Come September, locals and Grand Strand tourists could be climbing through the treetops and zipping across the lake at the North Myrtle Beach Park and Sports Complex, if the City Council approves a lease agreement Friday with Go Ape Treetop Adventures.
The council is holding a special meeting at 4 p.m. in City Hall to consider the agreement, and if the vote is positive, Go Ape will have until Sept. 1 to build the initial part of what will become, according to its developers, an experience. The initial phase will include everything but the zip lines.
“We don’t call ourselves a thrill ride,” said Dan D’Agastino, USA managing director for Go Ape.
D’Agastino said that people who go on the adventure may choose their own level of experience, but for the really brave-hearted, there will be a zip line across the lake at the park and Tarzan swings through the trees.
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The less adventurous will be able to experience the special feeling of walking through the treetops, across bridges and through tunnels.
Go Ape joins a new Jetpack Adventures at the lake area of the park. John Bullard, North Myrtle Beach parks and recreation director, said the city is also negotiating with another vendor that would install cables across the lake to pull water skiers without a boat.
That attraction, if it comes to fruition, would debut next year, Bullard said.
He said the city learned about Go Ape through an employee who had read about the company.
Bullard said the city had been considering a zip line at the park when Go Ape was discovered.
The contract the council will vote on late Friday afternoon requires the company to put in a standalone zip line by March 15 and a junior treetop course by June 1 next year.
Go Ape will pay the city a percentage of its annual revenue to lease the space it uses, but no less that $20,000 a year, according to the contract. The percent payment starts at 7 percent for $1 million revenue and rises to 15 percent for $2 million revenue.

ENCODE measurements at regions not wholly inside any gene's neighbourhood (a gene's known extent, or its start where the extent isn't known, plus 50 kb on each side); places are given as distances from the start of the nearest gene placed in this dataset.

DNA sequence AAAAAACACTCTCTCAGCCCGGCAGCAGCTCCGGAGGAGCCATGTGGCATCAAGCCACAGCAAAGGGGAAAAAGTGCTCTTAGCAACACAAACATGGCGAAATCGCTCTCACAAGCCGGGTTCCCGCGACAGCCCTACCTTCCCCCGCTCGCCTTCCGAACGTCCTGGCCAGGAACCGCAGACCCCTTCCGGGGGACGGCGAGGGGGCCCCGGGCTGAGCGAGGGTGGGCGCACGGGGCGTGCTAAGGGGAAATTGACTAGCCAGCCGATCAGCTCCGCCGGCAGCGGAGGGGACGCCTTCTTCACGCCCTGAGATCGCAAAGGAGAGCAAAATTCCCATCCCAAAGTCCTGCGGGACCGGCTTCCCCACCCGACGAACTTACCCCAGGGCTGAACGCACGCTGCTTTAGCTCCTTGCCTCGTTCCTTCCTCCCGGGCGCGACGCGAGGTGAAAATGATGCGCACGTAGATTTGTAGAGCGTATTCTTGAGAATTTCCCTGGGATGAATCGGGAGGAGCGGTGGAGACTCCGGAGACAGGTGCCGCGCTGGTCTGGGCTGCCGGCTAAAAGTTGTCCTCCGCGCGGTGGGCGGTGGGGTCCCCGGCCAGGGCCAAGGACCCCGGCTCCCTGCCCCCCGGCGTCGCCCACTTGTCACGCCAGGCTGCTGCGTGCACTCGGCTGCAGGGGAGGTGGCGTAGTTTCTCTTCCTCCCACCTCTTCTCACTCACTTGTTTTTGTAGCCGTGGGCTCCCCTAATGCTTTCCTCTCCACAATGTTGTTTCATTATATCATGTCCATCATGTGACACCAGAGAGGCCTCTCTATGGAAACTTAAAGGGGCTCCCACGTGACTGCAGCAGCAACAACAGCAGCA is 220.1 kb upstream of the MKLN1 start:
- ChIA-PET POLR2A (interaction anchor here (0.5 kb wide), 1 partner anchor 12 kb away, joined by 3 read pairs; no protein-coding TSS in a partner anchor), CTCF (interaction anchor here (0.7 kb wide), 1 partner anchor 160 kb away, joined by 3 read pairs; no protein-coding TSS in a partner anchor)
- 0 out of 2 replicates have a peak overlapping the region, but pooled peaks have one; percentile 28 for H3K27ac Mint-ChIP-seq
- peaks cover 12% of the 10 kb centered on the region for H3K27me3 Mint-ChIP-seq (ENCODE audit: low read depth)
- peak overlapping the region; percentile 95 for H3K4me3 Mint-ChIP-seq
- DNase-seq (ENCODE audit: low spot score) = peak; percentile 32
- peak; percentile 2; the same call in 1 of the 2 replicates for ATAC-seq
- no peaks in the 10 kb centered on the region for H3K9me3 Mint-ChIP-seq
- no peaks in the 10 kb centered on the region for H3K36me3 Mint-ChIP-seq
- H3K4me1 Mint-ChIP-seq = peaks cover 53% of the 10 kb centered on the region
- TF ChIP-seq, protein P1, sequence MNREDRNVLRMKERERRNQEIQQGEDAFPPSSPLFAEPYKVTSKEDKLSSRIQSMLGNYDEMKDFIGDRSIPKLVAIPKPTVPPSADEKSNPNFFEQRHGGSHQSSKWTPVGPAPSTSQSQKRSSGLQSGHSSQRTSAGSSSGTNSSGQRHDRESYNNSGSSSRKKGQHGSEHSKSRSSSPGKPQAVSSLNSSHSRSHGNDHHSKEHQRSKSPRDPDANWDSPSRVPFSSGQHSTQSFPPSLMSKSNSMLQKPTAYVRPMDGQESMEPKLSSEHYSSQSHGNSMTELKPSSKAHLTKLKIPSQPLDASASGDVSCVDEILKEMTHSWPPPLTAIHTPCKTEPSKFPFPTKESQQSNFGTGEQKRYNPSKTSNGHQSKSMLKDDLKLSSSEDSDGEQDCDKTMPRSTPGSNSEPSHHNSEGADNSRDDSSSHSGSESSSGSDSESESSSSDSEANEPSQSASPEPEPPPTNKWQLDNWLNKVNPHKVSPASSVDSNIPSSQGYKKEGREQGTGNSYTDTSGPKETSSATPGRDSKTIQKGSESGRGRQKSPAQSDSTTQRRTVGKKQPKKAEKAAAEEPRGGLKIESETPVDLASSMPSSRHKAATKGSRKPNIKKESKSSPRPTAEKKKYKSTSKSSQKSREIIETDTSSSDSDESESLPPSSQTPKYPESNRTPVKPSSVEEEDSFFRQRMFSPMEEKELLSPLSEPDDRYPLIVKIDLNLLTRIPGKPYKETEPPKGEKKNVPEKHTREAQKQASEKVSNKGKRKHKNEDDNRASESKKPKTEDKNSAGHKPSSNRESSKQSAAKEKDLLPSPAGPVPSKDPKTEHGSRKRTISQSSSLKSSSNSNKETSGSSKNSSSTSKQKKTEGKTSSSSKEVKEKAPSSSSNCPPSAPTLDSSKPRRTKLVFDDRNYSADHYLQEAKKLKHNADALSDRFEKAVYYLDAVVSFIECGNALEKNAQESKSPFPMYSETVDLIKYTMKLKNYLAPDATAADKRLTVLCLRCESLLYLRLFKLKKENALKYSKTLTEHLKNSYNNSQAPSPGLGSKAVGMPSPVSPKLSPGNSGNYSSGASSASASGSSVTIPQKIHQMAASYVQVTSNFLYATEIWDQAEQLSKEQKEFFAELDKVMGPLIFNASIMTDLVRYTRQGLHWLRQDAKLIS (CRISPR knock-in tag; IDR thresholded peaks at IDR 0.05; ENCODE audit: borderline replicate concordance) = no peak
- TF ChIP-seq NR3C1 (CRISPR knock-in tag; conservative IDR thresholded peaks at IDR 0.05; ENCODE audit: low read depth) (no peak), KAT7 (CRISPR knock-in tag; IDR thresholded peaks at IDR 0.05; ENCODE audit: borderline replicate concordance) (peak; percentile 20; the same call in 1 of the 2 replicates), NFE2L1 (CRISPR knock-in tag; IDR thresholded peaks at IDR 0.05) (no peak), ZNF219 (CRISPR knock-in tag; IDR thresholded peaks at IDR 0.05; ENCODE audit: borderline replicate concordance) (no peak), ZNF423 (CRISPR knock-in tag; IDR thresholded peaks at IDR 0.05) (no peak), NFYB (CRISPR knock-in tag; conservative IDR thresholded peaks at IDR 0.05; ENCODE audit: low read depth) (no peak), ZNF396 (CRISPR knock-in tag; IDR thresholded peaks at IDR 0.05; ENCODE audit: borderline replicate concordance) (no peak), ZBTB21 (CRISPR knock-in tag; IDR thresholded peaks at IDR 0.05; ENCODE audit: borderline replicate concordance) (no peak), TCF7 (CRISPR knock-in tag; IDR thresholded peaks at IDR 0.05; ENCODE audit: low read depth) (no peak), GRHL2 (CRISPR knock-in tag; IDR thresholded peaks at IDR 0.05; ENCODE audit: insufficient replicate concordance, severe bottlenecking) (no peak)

D’Agastino said the regular course will take participants two hours to three hours to complete and will cost $55 for people age 18 and over, and $35 for those from ages 10 to 17. Training will be included.
The charge for the standalone zip line has not been decided, he said.
He said that he believes the course will remain open year-round, but that too is not yet finalized.
Go Ape will limit the number of customers on the course to enhance the experience, with no more than 250 customers a day.
While the course will reach as high as 50 feet, it will start off about 10 feet above ground and ascend to 20 feet before reaching for the stars. People will be encouraged to challenge themselves on the course, but D’Agastino said that people of any age and physical level will find things to enjoy.
He said a 92-year-old woman is the oldest customer the company has had at any of its locations, and she was game for everything, including the zip line.
“We’ve had a lot of 80 year olds,” he said.
Go Ape will also offer team-building and self-esteem training using the course.
North Myrtle Beach Mayor Marilyn Hatley said the city has been talking with the company for some time.
She said council members are familiar with the company and the concept, and she doesn’t think there’s any opposition to it.
“Of course I’m going to go on it,” Hatley said. “I think it would be wonderful.”